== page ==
Pro Tip: It’s not just your cup of joe that contains caffeine. Other foods and drinks like chocolate, chewing gum, and even decaffeinated coffee have caffeine in them. So, make sure you aren’t accidentally consuming caffeine too late in the day.
Earlier light exposure in the morning helps to bring your circadian rhythm forward, while evening and nighttime light exposure shifts it backward. That’s why RISE’s “Blue Light Control” habit reminds you to avoid bright light four hours before your Melatonin Window, which if you’ll remember, is prime time for bed.
But does that mean you have to live without electronic devices and indoor lighting when the sun sets? Not necessarily. A simple yet effective workaround would be to wear blue-light blocking glasses in the few hours before your target bedtime. So, if your Melatonin Window is at 10 p.m., the “Block All Blue Light” habit will tell you to wear your glasses 1-2 hours beforehand.
Alcohol, late evening meals, and excess fluid intake are common pitfalls that negatively affect your sleep patterns. Case in point: Indigestion and acid reflux from too many late-night snacks are probably why you take longer to fall asleep and keep waking up in the middle of the night.
To help you get the hours of sleep your body needs, the RISE app tells you when to cut off these sleep-disrupting substances before bed. Just add the “Avoid Late Alcohol” and “Avoid Late Meals” habits to your Energy Schedule.
Late-night anxiety and arousal from stimulating activities like watching a Netflix thriller or getting into an argument with your spouse foil your plan for a good night’s sleep. To set yourself up for success the next morning (i.e., waking up early without hitting snooze), prioritize a relaxing bedtime routine the evening before.
A sleep-promoting evening wind-down encompasses some of the healthy sleep habits we’ve mentioned earlier. For example, you’ll want to steer clear of bright light, caffeine, alcohol, excessive fluids, and late evening meals. To prepare your body’s internal clock for sleep, use relaxin5g techniques like taking a warm bath, journaling, and meditating. You can curate your ideal pre-sleep routine with the “Evening Routine” habit in the RISE app.
Bonus: RISE offers four kinds of relaxation techniques to calm your mind and body so that you doze off more effortlessly. Add the “Relaxation” habit to your Energy Schedule to try them out tonight.
Sometimes you may need extra help to wake up early. It could be during the first few days of transitioning to an earlier sleep-wake schedule. Or a one-off early rising like when you need to catch an early morning flight.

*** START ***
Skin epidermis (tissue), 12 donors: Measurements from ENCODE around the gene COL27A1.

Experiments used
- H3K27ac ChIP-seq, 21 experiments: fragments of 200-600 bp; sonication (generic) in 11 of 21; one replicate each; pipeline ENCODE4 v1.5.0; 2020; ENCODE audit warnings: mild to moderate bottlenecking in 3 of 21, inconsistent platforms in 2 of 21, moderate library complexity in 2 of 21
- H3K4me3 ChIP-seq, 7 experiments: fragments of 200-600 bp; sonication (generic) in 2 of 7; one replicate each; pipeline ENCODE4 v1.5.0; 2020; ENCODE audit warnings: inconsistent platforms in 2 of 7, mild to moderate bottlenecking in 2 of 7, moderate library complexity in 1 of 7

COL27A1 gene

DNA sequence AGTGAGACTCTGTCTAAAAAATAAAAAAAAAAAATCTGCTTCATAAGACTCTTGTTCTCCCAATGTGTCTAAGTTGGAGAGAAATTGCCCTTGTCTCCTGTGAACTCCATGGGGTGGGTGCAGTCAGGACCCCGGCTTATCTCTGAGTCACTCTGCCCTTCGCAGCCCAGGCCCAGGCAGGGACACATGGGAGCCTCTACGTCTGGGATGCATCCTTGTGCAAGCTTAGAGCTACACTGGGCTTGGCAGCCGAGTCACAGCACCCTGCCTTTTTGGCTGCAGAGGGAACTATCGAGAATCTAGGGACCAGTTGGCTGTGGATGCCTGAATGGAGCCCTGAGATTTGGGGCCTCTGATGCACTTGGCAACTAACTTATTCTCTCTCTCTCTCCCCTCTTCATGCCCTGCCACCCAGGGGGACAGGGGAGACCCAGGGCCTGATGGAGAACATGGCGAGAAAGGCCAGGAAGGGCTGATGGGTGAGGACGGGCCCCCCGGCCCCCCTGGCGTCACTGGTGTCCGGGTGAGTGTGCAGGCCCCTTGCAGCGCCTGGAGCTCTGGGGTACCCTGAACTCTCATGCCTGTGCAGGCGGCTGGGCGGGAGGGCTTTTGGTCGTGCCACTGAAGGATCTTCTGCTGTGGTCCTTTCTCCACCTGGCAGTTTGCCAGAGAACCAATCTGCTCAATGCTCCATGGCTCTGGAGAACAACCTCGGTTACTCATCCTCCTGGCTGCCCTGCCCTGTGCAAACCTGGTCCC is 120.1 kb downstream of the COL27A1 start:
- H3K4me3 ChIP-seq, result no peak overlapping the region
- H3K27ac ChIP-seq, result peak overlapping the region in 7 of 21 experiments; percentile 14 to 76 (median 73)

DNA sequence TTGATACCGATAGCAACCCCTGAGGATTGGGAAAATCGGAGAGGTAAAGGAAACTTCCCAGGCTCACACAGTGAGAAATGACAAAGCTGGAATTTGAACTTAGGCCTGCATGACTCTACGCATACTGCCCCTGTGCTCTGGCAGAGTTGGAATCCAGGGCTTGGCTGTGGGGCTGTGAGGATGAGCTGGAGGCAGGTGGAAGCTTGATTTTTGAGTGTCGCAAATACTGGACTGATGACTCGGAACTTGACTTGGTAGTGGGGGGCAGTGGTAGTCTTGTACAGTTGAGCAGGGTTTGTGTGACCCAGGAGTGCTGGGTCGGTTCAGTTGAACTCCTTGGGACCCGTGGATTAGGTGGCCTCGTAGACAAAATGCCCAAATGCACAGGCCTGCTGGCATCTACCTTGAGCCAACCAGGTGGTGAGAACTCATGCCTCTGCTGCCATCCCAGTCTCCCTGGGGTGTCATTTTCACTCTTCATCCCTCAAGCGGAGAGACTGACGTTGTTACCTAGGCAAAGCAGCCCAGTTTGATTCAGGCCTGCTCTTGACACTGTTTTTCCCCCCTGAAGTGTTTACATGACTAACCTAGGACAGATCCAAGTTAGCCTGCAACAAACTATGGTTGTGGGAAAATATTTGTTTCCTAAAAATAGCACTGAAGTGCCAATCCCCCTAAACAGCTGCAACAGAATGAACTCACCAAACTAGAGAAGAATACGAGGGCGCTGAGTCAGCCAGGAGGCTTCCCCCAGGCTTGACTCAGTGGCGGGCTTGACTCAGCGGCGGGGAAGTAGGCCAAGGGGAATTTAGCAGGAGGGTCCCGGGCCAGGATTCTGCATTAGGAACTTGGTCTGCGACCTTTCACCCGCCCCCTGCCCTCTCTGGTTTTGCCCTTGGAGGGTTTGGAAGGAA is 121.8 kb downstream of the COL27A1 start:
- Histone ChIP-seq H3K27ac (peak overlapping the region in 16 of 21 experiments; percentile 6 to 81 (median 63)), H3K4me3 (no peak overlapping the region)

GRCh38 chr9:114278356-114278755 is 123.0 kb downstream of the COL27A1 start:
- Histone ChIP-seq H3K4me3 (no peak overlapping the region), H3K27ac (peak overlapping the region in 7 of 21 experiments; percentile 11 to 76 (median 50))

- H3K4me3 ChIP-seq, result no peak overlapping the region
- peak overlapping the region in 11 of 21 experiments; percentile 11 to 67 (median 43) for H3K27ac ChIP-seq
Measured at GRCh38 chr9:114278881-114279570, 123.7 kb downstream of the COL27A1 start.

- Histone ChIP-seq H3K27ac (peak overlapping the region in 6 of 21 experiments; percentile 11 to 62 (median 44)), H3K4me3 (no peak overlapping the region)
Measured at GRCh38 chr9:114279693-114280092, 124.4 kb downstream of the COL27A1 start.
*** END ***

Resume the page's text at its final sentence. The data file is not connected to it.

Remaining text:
In such cases, a low-dose melatonin supplement in the short term can help your body clock out a little. Taking 0.5-1 milligram of melatonin 4-8 hours before your dim light melatonin onset (DLMO), which marks the start of your Melatonin Window in the RISE app, moves evening melatonin production up by 1.5 hours. This translates to an earlier bedtime which increases the odds of an earlier wake time. What’s more, melatonin aids are less habit-forming than sleep medicine like Z-drugs that come with unwanted side effects.
Because the effectiveness of melatonin supplementation hinges on timing, add the “Melatonin Supplements” habit in RISE. You’ll receive a personalized prompt to consume melatonin supplements 4-8 hours before your Melatonin Window.
If you’ve tried every sleep tip above but still can’t wake up early, it may be time to speak to a sleep specialist. A licensed healthcare professional can help get to the bottom of your sleep problems if you have an underlying sleep disorder, like insomnia or obstructive sleep apnea. Your doctor will likely work with you to formulate a treatment plan that allows you to get the shut-eye you need and realize your goal of waking up early.
The secret to early risings doesn’t require details about your sleep cycle or “sleep quality” (a term with no scientific consensus). Instead, it’s all about good sleep hygiene that’s effective when paired with your circadian rhythm.
We admit there’s quite a bit of information on how to wake up early. But there’s an easy way to keep track of all the sleep-promoting activities you should do and not do 24/7.
You’ve guessed it — it’s the RISE app. With 20+ science-backed habits that nudge you at the right time to reduce sleep debt and keep your circadian rhythm on track, it’s the only sleep app you need to help you wake up early with maximum energy potential.